Wednesday, March 4, 2015

Wednesday, Lent II: "whoever wishes to be great among you shall be your servant"

"Just so, the Son of Man did not come to be served but to serve and to give his life as a ransom for many.” - Mt 20:17-28 "The baptism of Jesus is on his part the acceptance and inauguration of his mission as God's suffering Servant. He allows himself to be numbered among sinners; he is already "the Lamb of God, who takes away the sin of the world". Already he is anticipating the "baptism" of his bloody death. Already he is coming to "fulfill all righteousness", that is, he is submitting himself entirely to his Father's will: out of love he consents to this baptism of death for the remission of our sins. The Father's voice responds to the Son's acceptance, proclaiming his entire delight in his Son. The Spirit whom Jesus possessed in fullness from his conception comes to "rest on him". Jesus will be the source of the Spirit for all mankind. At his baptism "the heavens were opened" - the heavens that Adam's sin had closed - and the waters were sanctified by the descent of Jesus and the Spirit, a prelude to the new creation." - CCC 536

Wednesday, February 11, 2015

Our Lady of Lourdes: "be glad because of her"

... all you who love her."
-- Isaiah 66:10-14c

This twofold movement of prayer to Mary has found a privileged expression in the Ave Maria:

Hail Mary [or Rejoice, Mary]: the greeting of the angel Gabriel opens this prayer. It is God himself who, through his angel as intermediary, greets Mary. Our prayer dares to take up this greeting to Mary with the regard God had for the lowliness of his humble servant and to exult in the joy he finds in her.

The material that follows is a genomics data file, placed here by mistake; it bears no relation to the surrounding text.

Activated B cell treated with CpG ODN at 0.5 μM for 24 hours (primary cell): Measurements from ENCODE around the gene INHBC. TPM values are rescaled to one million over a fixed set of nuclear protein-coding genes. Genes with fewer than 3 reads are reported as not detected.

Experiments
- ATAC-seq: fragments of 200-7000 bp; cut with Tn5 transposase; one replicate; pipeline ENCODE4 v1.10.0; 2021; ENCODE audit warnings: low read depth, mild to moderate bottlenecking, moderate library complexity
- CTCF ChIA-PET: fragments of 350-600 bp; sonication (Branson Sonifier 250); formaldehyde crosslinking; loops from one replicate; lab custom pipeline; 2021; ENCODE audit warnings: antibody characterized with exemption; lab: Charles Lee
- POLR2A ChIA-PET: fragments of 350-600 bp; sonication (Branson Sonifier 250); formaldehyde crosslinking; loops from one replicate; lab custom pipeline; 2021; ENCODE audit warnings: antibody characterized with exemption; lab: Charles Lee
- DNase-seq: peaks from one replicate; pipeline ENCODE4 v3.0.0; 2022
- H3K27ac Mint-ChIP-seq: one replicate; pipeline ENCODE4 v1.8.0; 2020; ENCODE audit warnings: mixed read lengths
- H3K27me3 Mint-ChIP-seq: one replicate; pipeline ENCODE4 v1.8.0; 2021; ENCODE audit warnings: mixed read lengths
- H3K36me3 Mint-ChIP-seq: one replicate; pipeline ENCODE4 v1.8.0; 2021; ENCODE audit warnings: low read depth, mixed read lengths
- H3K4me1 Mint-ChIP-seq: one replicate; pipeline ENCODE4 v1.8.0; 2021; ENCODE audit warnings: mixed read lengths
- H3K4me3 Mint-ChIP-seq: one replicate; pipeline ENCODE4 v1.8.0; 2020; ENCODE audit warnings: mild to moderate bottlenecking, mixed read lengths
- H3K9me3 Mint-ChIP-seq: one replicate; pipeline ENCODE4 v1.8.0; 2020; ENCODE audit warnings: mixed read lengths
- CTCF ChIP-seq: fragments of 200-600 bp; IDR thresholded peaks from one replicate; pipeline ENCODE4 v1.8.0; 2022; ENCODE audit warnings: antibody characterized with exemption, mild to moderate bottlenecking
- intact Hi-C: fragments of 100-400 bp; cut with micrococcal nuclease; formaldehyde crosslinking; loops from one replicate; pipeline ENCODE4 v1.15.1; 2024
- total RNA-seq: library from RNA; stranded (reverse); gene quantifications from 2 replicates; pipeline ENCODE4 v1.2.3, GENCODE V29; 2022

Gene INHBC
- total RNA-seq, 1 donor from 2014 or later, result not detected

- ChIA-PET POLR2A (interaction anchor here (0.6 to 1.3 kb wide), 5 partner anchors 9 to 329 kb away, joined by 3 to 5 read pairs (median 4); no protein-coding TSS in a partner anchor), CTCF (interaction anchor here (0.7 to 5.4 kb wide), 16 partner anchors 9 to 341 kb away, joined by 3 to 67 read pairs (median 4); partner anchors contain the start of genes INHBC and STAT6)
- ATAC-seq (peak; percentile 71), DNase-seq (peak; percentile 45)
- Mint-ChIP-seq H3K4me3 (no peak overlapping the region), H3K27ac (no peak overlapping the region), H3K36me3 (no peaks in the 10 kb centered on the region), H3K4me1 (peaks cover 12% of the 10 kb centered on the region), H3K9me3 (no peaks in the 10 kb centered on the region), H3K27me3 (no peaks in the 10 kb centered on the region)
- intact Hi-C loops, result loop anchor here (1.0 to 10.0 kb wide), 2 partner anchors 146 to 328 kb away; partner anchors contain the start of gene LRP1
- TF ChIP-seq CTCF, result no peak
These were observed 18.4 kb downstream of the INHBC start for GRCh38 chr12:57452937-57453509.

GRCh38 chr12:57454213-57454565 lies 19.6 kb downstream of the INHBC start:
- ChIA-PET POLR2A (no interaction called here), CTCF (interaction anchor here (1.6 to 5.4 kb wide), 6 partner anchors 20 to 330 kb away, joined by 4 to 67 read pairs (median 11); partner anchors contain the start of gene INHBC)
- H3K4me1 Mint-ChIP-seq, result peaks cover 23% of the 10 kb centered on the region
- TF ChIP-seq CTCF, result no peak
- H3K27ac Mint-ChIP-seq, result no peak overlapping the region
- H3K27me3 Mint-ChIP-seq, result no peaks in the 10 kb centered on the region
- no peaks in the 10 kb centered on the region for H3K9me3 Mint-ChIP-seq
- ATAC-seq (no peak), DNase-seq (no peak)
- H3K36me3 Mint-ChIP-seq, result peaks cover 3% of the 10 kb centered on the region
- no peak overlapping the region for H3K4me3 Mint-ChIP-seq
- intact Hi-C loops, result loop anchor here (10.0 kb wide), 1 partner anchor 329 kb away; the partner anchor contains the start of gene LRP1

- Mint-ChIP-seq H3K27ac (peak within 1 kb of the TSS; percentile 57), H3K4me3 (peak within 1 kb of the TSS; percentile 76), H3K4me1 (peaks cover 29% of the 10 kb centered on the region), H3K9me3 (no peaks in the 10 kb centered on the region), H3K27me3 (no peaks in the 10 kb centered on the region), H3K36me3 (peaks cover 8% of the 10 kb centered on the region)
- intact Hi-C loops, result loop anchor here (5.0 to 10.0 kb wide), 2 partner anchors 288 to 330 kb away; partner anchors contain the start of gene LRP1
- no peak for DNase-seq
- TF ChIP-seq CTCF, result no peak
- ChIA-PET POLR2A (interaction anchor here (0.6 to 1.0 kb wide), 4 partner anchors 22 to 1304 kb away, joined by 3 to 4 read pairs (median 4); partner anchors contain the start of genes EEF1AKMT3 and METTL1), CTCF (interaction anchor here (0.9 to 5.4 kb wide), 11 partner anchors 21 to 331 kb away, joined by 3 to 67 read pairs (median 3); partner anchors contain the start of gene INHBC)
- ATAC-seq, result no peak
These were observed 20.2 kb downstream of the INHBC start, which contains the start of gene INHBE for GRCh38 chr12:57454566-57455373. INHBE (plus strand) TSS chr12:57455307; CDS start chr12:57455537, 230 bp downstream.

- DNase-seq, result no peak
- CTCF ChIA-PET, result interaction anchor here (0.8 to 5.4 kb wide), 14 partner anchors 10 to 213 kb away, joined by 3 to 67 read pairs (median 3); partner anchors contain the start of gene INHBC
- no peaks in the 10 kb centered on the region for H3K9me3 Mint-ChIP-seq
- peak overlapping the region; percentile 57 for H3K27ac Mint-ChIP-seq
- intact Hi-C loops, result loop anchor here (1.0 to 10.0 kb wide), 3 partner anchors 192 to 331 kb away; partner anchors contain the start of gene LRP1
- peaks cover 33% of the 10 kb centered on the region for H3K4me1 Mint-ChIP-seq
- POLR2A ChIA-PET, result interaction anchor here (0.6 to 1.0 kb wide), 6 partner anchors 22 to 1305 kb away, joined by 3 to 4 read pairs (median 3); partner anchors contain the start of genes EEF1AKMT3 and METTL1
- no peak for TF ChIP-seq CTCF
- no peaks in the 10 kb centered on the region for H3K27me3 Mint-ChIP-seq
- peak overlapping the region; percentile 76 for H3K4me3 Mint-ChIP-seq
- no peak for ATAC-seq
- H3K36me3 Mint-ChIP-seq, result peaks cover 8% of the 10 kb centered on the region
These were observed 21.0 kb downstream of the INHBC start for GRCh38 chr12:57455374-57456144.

Full of grace, the Lord is with thee: These two phrases of the angel's greeting shed light on one another. Mary is full of grace because the Lord is with her. The grace with which she is filled is the presence of him who is the source of all grace. "Rejoice . . . O Daughter of Jerusalem . . . the Lord your God is in your midst." Mary, in whom the Lord himself has just made his dwelling, is the daughter of Zion in person, the ark of the covenant, the place where the glory of the Lord dwells. She is "the dwelling of God . . . with men." Full of grace, Mary is wholly given over to him who has come to dwell in her and whom she is about to give to the world.

Blessed art thou among women and blessed is the fruit of thy womb, Jesus. After the angel's greeting, we make Elizabeth's greeting our own. "Filled with the Holy Spirit," Elizabeth is the first in the long succession of generations who have called Mary "blessed." "Blessed is she who believed. . . . " Mary is "blessed among women" because she believed in the fulfillment of the Lord's word. Abraham. because of his faith, became a blessing for all the nations of the earth. Mary, because of her faith, became the mother of believers, through whom all nations of the earth receive him who is God's own blessing: Jesus, the "fruit of thy womb."
-- CCC 2676

Monday, January 5, 2015

Saint John Neumann: "We receive from him whatever we ask"

because we keep his commandments and do what pleases him. And his commandment is this: we should believe in the name of his Son, Jesus Christ, and love one another just as he commanded us."

- 1 John 3

"The Ten Commandments state what is required in the love of God and love of neighbor. The first three concern love of God, and the other seven love of neighbor. As charity comprises the two commandments to which the Lord related the whole Law and the prophets . . . so the Ten Commandments were themselves given on two tablets. Three were written on one tablet and seven on the other."